It is perhaps this connection to emotions that make Bottura much more than just the best chef in the world.
Gary Robinson, Executive Chef at The Conduit and former Head Chef to the Prince of Wales, told me that while Bottura’s food is “utterly incredible — you don’t get three Michelin stars by not being utterly incredible,” his “ethos and values” were a match with the members’ club.
The food program at The Conduit is focused on local sourcing — like Massimo in Modena — and sustainability, but the team particularly identified with Bottura’s work with food waste and feeding the homeless.
The Conduit has teamed up with the Beyond Food Foundation, a charity that “helps homeless people get into meaningful employment.”
Meanwhile, Bottura is attempting to combat homelessness and the food waste crisis in one with his nonprofit Food for Soul.
It began at Expo 2015 in Milan, where the team behind “Feeding the Planet, Energy for Life” asked Bottura to be involved.
In “the most neglected neighbourhood in Milan,” Bottura worked with a team of architects, designers, and artists to turn a 1930s abandoned theatre “full of rats and dust” into a pavilion where he could cook “beautiful meals” for those in need.
“We produce food for 12 billion people, we are seven billion on earth, and almost one billion are in need, so we waste 33% of the food we produce,” he said. “This is insane, so I said, ‘We need to do something as chefs, we have a big responsibility to change the world.'”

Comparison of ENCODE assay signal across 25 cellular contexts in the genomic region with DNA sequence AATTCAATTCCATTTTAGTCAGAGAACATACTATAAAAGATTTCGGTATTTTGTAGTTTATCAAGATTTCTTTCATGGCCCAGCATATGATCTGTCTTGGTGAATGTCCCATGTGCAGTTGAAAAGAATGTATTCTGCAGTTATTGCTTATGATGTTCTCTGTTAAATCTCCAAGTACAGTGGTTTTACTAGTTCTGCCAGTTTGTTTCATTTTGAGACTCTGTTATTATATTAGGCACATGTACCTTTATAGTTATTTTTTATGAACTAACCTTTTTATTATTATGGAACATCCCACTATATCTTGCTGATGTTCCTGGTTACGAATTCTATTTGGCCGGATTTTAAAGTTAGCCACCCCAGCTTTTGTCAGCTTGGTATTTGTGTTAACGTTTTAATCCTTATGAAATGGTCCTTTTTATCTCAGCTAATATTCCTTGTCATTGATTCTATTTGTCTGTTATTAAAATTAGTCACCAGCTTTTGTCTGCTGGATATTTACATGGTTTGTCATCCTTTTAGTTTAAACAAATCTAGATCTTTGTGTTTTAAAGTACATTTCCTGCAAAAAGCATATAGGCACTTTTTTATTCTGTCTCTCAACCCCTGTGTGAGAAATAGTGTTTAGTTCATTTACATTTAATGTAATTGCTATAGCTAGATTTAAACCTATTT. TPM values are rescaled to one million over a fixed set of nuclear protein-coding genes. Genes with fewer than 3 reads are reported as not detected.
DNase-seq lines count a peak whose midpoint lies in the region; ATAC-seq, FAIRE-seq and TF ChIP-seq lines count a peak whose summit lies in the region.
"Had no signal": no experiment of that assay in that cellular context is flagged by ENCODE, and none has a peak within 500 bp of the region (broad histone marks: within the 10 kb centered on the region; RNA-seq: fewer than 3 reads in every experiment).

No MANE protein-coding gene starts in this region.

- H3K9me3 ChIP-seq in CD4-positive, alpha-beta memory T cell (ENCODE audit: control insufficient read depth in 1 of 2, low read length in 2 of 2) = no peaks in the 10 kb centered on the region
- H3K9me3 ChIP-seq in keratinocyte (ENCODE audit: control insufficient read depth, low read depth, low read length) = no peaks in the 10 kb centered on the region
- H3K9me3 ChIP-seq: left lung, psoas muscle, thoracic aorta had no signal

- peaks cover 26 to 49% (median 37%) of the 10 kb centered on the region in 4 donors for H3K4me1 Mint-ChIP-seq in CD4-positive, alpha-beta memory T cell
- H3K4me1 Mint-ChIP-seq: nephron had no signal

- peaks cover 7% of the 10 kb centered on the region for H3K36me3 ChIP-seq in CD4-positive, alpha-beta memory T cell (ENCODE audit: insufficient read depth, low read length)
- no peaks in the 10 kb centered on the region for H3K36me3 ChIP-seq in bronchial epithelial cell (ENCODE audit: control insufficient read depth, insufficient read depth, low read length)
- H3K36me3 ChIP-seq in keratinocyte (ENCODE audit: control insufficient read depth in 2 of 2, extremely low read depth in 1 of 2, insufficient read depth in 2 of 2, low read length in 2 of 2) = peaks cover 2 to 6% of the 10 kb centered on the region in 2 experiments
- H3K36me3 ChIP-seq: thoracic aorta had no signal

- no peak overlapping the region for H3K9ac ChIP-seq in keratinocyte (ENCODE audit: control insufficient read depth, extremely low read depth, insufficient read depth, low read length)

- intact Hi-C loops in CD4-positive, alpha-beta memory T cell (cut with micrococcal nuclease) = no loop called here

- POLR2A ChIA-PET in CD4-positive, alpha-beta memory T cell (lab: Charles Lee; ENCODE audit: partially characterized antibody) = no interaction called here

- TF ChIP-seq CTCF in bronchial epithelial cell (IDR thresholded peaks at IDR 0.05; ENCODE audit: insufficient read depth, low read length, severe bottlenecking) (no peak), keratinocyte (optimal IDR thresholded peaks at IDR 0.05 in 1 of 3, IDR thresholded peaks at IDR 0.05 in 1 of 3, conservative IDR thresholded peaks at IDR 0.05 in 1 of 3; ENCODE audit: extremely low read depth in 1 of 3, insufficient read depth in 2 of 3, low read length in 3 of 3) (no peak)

After Milan, Bottura said he had the idea of “serving people in need in amazing places full of art and design,” not just for the sake of the food, but “also to rebuild the dignity of people and serve them at the table.
“It was not a normal soup kitchen which you’re waiting in line,” he said. “It’s a three-course meal cooked by the best chef in the world, served by the volunteers.”
Now, the foundation uses Bottura’s image to raise money and build these “refettorios” — or community kitchens — across the world, so far in Milan, Rio de Janeiro, London, and Paris.
“To volunteer in London or Paris, there’s a waiting list,” he said. “This is crazy.”
He added that he’s trying to communicate to the world that “what people think is food waste — brown bananas, overripe tomatoes, bread crumbs — for us are just opportunities to create something beautiful.”
“In my life, I [have received] every single prize, recognition, money, whatever, [and] at one point of your life, you should ask yourself…what [should I] do to give back something,” he said.
“The people that choose to do the job I do are usually people that are open to give, not to receive. We give happiness, we transfer that kind of feeling through our food.”